Bloomberg LP, the parent company of Bloomberg News, competes with MarketAxess and Tradeweb to offer fixed-income trading, data and information to the financial services industry. 

Bigger Market

For years, sell-side trading desks used algorithms to price and execute simple trades, such as transactions involving smaller-sized U.S. investment-grade bonds or heavily traded high-yield securities. Now banks can link their various credit businesses and figure out the best use for any bond that they end up buying, such as whether to package it into an exchange-traded fund or find a client to sell it to, based on risk tolerance and other factors. 

And the growth of exchange-traded funds and portfolio trading is providing more buyers, more data points, and more opportunities for automation.

One reason algos are increasingly needed to assist human traders: The growing size of the corporate bond markets. The total outstanding value of bonds in just the Bloomberg U.S. Investment Grade Corporate Bond Index has grown from $4.3 trillion in 2015 to $6.2 trillion now.

“People sometimes think of the relationship between algorithmic and human market-makers as a zero-sum game, but we never have because credit markets continue to grow,” said Sanjay Jhamna, head of EMEA credit at JPMorgan. “The growing volume of tickets and number of issuers mean added pressure on traders to respond to more inquiries.”

Read more: JPMorgan Expands Algo Credit Trading by Naming New Global Chief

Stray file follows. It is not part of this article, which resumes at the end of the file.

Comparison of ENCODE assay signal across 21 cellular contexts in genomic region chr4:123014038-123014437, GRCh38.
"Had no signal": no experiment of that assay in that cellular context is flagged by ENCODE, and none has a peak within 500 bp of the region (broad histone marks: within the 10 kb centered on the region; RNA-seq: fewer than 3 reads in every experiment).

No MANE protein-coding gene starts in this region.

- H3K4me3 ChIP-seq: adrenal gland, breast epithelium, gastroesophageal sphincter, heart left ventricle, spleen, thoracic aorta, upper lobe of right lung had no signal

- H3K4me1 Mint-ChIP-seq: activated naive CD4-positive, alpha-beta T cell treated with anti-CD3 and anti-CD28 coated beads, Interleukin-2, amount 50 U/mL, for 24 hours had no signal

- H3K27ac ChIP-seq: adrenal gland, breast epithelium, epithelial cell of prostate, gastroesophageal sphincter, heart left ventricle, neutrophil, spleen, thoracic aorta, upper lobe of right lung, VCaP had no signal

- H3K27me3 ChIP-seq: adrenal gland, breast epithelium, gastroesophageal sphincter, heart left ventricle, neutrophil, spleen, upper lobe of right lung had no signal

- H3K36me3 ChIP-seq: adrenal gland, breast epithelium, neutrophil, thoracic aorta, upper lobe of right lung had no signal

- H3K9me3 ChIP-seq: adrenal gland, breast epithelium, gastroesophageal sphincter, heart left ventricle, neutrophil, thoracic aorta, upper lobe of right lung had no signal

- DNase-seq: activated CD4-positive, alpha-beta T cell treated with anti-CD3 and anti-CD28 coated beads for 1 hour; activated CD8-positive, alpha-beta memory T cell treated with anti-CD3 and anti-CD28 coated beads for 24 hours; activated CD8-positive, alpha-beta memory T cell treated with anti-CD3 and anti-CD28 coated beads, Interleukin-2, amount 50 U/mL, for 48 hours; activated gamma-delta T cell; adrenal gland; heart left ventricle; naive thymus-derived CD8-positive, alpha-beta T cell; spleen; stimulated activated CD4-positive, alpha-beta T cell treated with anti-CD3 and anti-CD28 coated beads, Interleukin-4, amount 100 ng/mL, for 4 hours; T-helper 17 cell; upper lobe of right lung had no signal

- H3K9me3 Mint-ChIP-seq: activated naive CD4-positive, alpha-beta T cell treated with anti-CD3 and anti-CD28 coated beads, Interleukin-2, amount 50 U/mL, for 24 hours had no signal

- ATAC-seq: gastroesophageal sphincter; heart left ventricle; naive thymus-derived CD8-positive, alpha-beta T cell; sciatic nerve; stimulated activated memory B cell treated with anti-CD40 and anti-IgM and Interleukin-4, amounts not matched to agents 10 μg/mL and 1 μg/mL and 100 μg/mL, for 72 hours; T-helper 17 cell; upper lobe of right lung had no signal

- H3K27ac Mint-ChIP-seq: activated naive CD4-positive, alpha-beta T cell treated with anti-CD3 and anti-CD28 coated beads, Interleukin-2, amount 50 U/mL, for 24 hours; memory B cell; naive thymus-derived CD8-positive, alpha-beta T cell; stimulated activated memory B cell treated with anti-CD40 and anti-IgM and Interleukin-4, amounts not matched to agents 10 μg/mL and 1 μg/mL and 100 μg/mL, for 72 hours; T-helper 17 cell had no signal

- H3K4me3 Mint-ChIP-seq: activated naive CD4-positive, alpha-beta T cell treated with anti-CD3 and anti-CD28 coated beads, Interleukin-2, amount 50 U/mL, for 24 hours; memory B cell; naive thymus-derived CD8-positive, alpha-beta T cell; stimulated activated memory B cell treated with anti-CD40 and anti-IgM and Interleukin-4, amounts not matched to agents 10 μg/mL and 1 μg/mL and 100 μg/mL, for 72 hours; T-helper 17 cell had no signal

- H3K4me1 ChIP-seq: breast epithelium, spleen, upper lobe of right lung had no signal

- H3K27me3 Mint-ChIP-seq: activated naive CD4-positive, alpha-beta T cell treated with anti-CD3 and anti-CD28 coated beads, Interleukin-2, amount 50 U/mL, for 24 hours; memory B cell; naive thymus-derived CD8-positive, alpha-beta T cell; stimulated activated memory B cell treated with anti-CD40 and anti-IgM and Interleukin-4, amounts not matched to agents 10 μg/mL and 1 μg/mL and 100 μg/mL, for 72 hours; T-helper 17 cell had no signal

Improving tech is allowing dealers to respond to a much higher rate of quote requests. Before algo development, many electronic quote requests for small traders or odd sizes were ignored by dealers, with human traders focused on executing more-profitable big trades. 

At one large sell-side credit trading desk, as many as three-quarters of electronic quote requests went unanswered before the adoption of algo trading. Thanks to algos, that rate has been flipped and the bank is responding to about three-quarters of tickets, said a person with knowledge of the matter who asked not to be identified because the information is private.

Emerging markets are a major challenge for credit-trading bots now. Fragmented markets and a lack of transparency and data make developing markets much more difficult to trade via algos. But technology is developing fast. 

“EM is coming into focus for greater efficiencies, and I think algos will start to play a bigger role,” said BofA’s Theisen. “I think of EM as more in the toddler phase versus U.S. investment grade, where the algos have grown into adolescence.”

Morgan Stanley is actively improving the capabilities of its high-yield algo and extending its tech into emerging markets credit, said Maryanne Richter, the bank’s head of credit electronic trading strategy.

“We are taking the underlying framework of the corporate bond algo and extending it to the different markets which are much less transparent, much less liquid, and much more idiosyncratic,” Richter said.